It’s always a gift to get a new book from Island political writer, author and documentarian Tom Coffman, and Tadaima! I Am Home is both highly readable and timely. . . . Coffman’s telling is well-researched and the historical details are handled accurately and deftly. . . . [This] book joins those making room for families like the Miwas, split up and separated, brought up in the ‘wrong’ country at the wrong time, always at the mercy of governments, prejudice, refugee crises and world war.
Coffman writes the story with grace and understanding, having done extensive research built on stories and documents collected by Stephen. Especially useful were the schoolboy diaries of Stephen's father, Lawrence Miwa, who lived in Hiroshima during the war. Coffman skillfully uses this material and provides a historian's perspective in what is a short family narrative. . . . [The diary] makes for the most compelling first-hand account in the book. . . . If the Miwas were unlucky, they are unlucky no more. They can proudly say, 'Tadaima! I Am Home,' and to that, readers can respond, 'Okaeri—Welcome Home.
Within [the book's] short compass, readers are provided with a fascinating five-generation exploration by Coffman of male Miwa family members extending from its fallen samurai progenitor in Meiji Era Japan, Marujiro Miwa (1850-1919), down through four sons of successive generations—all of whom are bound together by having their lives similarly enacted in both Japan (mostly Hiroshima) and America (Hawai‘i and the U.S. mainland). . . . Aided by two researchers from Japan affiliated with the Hawai‘i State Archives who were not only interested in transnational migration, but also able to instruct him in how to access archives in Japan and utilize other invaluable resources, Coffman was empowered to produce a book that represents a quintessential model of the new and enriched family history.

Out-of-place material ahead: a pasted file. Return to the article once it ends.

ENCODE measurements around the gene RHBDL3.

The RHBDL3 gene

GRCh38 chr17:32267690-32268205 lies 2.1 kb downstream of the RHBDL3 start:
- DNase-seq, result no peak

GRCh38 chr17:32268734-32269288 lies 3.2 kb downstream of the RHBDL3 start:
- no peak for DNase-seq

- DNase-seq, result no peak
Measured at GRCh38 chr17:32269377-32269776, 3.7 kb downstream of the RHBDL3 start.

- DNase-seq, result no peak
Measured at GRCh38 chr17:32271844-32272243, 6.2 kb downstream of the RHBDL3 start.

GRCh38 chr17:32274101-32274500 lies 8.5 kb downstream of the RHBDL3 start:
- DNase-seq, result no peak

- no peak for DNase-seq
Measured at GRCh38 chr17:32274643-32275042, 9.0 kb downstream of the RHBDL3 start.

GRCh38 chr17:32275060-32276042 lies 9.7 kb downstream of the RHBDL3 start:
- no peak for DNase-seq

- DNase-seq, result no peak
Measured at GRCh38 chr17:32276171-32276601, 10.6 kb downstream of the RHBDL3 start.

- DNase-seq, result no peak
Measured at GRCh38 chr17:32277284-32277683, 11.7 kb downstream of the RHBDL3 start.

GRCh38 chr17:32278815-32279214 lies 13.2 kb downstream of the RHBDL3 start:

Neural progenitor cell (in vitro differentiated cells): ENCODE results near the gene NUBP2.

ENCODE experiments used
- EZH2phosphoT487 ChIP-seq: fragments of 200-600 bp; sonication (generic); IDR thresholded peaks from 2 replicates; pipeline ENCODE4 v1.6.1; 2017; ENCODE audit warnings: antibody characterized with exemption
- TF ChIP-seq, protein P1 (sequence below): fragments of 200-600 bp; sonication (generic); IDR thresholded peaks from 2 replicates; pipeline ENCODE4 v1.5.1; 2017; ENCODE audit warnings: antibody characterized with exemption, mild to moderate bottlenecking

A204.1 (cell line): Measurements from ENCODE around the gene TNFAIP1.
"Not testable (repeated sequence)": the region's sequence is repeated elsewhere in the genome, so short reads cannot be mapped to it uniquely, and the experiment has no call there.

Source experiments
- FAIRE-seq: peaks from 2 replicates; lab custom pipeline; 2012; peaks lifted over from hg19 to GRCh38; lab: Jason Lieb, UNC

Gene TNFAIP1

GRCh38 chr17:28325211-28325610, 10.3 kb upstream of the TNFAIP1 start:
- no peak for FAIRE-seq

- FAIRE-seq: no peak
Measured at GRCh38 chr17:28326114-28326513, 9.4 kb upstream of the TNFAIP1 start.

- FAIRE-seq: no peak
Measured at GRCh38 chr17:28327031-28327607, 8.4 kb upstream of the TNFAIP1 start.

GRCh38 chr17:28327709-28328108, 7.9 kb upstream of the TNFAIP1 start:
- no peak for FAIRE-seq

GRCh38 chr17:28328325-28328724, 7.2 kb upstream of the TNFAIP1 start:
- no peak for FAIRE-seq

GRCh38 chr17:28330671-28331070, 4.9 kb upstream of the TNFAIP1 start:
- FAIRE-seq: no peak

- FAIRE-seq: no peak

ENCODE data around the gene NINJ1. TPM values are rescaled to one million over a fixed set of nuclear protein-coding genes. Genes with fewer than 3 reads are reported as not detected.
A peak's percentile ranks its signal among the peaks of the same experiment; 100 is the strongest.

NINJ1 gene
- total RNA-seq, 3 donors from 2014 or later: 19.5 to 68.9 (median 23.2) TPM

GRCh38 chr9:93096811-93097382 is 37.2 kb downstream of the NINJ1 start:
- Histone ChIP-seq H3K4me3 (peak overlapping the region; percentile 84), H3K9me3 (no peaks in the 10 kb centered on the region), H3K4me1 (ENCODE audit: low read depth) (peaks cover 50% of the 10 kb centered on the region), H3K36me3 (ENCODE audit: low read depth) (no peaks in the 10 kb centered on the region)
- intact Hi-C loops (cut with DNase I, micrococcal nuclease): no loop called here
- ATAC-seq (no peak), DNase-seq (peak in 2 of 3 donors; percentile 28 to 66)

Tadaima! is both a macro and micro view of the complexities of Japanese-American relations, migrations, and heritage, as told through the determined and winning generations of the Miwa family. History fans will love Tom Coffman’s meticulously detailed research, and all readers can take inspiration and understanding from the Miwas, who survive and thrive against all odds.
This book is both visually and intellectually enticing for readers. . . . Several reviewers have already commented on the value and necessity of this book for political and historical researchers within the [Australian] tertiary sector. As an educator within the secondary sector, I would also highly recommend this book as a robust and insightful nonfiction text for an English and humanities syllabus for senior‐level secondary education. . . . [The Miwas'] story contributes a contextualized understanding of the intricacies involved in multigenerational, transnational migration and development, not only from a political and economic perspective, but more importantly from a sociocultural one.